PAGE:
Moving and shaking

Last Friday I was headed toward Union Station, our Amtrak depot, with romantic notions in my heart. There’s something classy and exciting about traveling by rail, isn’t there? The last time I’d been on a train was winter of 2006, when I was crossing the snow-filled landscapes of Germany and France. Years before that I went on a train trip in Central California with my cousin. I seem to remember that one being a fun adventure during which we sat comfortably at tables and played card games with strangers. I really don’t know how accurate that is. Anyway, I thought those maybe-fake memories could be relived, in some fashion, on this trip to Seattle.

You can see where I’m going with this. I rode in coach class and there wasn’t much that was glamorous or even comfortable about it. Other passengers were certainly living out part of the fantasy that I had, as I overheard to their enthusiastic conversations throughout the trip. There was a girl from Missouri who has spent the last few months traveling across the country and, I think, makes a living doing odd jobs. She enjoys meeting new people and hearing their life stories. She sat next to a young guy who is single but has a daughter whom he loves. He made witty remarks and evoked a hysterical-sounding laugh from the woman sitting across from him. The chatter was exhausting to listen to, but pleasant.

My seatmate was a girl a few years younger than me. We didn’t make any attempt to chat. I knew the conversation could only start (and probably end) with generic questions about where we were going and why, and I didn’t care about that. Small talk is not my forte. Besides, my head hurt, and I had a stomachache from hunger. I passed the time by writing, listening to music, and reading. Altogether it didn’t feel much different from being on an airplane. However, tickets were much cheaper. And there clearly was a possibility for striking up good conversations with strangers—more so than on any flight I’ve ever taken. Train travel must put people in a better mood. No security screenings, safety demonstrations, or seatbelt lights confining us to our chairs.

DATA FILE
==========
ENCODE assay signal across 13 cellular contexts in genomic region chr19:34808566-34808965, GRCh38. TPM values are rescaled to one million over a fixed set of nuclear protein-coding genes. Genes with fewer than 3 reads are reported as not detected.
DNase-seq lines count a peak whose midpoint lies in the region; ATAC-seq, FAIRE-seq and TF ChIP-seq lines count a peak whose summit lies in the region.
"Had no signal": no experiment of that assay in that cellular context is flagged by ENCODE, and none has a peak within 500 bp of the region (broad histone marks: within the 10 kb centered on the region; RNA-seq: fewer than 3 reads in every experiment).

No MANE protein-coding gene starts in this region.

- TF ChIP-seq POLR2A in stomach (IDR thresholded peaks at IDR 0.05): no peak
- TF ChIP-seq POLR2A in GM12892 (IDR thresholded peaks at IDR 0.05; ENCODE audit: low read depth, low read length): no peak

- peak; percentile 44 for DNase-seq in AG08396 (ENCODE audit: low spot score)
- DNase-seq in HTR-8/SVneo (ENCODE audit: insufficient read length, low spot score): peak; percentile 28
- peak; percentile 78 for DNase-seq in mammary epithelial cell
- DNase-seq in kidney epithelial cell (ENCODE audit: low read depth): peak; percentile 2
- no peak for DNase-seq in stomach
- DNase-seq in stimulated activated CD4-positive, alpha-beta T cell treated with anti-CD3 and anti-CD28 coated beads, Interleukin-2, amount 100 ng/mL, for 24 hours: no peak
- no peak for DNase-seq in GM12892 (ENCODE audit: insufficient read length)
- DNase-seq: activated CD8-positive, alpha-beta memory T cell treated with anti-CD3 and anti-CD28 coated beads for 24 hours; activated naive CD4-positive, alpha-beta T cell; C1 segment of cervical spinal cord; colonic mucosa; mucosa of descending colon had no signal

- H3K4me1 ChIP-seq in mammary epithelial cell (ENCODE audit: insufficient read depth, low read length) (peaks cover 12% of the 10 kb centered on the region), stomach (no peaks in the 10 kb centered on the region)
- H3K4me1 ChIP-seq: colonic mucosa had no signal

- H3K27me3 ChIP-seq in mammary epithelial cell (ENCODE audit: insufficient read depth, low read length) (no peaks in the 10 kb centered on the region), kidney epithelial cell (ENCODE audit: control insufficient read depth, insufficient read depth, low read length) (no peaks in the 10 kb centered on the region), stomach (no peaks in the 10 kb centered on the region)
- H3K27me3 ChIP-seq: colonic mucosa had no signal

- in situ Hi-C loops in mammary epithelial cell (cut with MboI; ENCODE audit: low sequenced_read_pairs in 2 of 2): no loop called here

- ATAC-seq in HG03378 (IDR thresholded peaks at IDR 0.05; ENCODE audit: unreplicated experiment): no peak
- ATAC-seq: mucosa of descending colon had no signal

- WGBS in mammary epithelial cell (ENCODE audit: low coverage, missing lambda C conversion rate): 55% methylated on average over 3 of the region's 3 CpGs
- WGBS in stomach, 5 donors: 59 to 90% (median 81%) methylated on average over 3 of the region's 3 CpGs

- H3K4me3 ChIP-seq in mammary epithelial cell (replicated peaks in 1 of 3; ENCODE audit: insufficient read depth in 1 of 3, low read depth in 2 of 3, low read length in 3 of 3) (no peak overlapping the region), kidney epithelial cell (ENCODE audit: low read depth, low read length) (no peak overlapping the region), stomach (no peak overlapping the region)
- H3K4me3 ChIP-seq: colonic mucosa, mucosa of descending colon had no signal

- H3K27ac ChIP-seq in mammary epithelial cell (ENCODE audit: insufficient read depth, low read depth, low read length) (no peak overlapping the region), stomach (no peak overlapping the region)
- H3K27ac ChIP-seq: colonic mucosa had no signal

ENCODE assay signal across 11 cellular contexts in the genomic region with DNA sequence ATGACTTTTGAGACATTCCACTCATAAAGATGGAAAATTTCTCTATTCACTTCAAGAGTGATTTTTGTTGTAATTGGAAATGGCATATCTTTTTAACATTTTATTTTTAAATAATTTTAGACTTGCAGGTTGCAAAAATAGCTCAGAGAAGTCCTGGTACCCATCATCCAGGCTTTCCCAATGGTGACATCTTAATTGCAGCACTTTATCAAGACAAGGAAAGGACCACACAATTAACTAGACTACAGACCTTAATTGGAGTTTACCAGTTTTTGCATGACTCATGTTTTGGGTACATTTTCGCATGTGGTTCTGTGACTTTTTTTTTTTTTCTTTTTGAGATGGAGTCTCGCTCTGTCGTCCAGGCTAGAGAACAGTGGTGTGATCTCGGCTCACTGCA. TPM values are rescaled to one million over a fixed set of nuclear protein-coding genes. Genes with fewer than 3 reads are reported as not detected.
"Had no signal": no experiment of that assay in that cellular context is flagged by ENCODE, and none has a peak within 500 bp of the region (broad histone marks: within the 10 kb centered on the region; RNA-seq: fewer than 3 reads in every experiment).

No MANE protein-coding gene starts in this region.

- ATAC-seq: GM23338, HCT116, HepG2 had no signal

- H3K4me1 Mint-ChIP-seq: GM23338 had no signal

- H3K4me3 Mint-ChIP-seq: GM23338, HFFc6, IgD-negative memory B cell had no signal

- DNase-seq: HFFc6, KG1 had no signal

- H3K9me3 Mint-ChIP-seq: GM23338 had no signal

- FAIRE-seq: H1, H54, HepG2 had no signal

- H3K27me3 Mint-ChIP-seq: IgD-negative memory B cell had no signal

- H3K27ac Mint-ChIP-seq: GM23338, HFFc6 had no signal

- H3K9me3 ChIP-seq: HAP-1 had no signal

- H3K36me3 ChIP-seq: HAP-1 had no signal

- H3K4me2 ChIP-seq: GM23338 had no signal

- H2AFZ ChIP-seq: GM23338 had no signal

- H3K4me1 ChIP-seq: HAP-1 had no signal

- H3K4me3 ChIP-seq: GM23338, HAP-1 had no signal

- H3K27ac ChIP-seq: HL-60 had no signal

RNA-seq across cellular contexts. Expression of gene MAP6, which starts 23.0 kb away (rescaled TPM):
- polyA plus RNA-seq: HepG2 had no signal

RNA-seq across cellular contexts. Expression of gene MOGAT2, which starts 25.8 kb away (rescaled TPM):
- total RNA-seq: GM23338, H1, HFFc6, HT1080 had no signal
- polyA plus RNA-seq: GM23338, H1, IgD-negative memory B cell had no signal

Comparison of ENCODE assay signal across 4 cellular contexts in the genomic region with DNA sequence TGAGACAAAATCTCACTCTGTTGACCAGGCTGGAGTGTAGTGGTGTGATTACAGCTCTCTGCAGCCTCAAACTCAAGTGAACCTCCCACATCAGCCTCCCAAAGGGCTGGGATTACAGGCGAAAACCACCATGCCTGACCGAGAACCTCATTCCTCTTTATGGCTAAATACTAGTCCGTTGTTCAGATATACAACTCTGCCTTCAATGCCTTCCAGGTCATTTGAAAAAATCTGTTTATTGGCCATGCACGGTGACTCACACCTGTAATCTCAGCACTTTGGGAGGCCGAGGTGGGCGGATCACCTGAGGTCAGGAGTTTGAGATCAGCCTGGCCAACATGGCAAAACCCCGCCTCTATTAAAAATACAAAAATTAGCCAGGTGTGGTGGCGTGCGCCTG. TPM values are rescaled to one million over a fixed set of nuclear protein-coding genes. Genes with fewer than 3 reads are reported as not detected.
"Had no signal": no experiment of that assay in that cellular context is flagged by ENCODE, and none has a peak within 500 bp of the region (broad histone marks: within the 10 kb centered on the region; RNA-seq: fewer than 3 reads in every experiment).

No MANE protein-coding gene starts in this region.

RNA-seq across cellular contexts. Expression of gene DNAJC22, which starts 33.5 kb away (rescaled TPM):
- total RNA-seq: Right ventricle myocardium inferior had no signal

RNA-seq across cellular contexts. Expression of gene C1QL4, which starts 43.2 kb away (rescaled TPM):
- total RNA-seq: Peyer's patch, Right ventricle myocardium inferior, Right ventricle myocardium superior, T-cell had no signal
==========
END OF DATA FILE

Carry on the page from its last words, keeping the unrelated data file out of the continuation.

We arrived in Seattle at 10:15 on Friday. I visited until Sunday, suspending my Portland loneliness with the company of a good friend. I also got to see my brother for a couple hours before I left. I could have spent that weekend moving into my new apartment, but it was an ideal time to see my brother before he disappears into the Middle East for a year.

After much waiting and delay I finally have a one-bedroom apartment to myself. I picked up the keys and signed the papers on Monday and got the moving done that night. Every night this week I’ve been shopping or unpacking or cleaning. Most things are still in boxes, but at least those boxes are neatly arranged in my living room. Now I’m tasked with furnishing and decorating the place, a challenge for somebody as neurotic and indecisive as myself. I can spend up to an hour in the home-and-bath department trying to pick out the right sheets or towels. This will be fun.

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